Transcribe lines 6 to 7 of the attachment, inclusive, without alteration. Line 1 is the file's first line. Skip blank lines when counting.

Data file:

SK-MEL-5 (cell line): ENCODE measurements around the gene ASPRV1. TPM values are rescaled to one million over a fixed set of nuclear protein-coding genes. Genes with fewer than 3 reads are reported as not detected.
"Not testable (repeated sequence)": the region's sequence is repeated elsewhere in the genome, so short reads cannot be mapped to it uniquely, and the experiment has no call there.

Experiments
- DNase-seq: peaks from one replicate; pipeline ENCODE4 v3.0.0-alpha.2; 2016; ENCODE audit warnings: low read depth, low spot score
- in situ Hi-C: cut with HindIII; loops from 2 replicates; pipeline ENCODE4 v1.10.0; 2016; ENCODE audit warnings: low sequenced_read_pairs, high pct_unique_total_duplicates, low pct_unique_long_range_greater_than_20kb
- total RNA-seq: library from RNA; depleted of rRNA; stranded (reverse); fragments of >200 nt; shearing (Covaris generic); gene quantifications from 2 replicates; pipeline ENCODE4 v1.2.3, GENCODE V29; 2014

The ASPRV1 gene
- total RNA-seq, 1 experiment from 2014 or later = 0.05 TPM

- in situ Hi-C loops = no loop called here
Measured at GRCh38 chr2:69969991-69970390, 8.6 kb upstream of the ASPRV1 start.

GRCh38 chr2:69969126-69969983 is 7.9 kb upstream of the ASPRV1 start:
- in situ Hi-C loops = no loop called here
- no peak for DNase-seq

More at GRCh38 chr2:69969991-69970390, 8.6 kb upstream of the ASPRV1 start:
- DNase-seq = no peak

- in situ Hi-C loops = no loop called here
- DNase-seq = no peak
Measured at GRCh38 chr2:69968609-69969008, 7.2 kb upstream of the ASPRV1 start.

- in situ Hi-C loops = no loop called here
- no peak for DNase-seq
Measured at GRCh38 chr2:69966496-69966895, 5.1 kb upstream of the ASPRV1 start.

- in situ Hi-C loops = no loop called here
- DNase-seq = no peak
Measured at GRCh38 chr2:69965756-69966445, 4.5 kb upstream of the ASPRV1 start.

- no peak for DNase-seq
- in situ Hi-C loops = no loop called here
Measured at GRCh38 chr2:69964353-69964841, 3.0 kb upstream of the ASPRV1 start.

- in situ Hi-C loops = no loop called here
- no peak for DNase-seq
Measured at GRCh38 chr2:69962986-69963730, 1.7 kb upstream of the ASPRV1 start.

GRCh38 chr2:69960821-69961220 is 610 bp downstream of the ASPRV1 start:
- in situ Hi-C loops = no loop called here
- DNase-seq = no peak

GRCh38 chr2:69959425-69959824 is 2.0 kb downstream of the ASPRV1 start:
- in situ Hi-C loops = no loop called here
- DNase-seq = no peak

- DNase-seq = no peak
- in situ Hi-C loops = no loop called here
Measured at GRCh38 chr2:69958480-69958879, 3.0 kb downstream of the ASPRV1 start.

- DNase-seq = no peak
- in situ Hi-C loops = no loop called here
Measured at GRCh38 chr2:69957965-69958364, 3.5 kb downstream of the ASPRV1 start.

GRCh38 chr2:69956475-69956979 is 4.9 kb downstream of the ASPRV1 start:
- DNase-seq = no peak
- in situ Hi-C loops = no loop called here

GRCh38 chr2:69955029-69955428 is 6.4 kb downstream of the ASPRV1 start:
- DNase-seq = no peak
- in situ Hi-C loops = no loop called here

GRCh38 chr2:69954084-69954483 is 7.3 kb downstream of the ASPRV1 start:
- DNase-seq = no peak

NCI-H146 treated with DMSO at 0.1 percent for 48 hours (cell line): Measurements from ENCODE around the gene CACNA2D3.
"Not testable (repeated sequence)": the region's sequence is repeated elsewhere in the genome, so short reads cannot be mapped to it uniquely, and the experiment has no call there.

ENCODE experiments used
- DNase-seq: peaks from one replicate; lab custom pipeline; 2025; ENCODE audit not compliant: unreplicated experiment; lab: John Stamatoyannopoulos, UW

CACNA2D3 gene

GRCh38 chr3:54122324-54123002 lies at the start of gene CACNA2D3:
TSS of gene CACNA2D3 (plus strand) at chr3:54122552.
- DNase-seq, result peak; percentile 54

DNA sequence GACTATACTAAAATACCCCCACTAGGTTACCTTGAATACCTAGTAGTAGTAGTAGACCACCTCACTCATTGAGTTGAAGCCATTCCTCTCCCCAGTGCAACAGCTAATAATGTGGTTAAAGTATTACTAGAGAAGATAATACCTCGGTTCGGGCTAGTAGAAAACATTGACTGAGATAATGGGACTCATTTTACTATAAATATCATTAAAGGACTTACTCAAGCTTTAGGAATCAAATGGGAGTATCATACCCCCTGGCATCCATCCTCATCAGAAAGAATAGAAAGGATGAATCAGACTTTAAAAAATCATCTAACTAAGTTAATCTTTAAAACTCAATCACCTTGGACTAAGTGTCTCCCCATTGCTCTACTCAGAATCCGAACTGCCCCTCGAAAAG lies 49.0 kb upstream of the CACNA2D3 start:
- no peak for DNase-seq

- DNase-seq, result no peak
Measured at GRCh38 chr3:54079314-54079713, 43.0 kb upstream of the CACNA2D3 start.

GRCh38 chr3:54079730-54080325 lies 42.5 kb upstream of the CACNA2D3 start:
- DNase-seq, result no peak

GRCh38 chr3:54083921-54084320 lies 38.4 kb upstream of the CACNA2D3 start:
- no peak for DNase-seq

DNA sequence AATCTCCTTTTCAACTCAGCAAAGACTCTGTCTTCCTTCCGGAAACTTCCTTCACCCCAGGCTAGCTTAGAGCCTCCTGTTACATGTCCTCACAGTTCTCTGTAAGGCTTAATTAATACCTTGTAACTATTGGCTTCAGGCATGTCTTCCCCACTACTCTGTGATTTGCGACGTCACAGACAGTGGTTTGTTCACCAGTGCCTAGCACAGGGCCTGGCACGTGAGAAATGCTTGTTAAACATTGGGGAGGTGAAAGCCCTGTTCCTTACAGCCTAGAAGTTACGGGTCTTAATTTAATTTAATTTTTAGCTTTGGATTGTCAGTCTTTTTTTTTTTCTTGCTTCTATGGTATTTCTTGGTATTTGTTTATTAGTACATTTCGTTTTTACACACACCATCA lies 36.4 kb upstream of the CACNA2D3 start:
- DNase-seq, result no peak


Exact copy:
- total RNA-seq: library from RNA; depleted of rRNA; stranded (reverse); fragments of >200 nt; shearing (Covaris generic); gene quantifications from 2 replicates; pipeline ENCODE4 v1.2.3, GENCODE V29; 2014

The ASPRV1 gene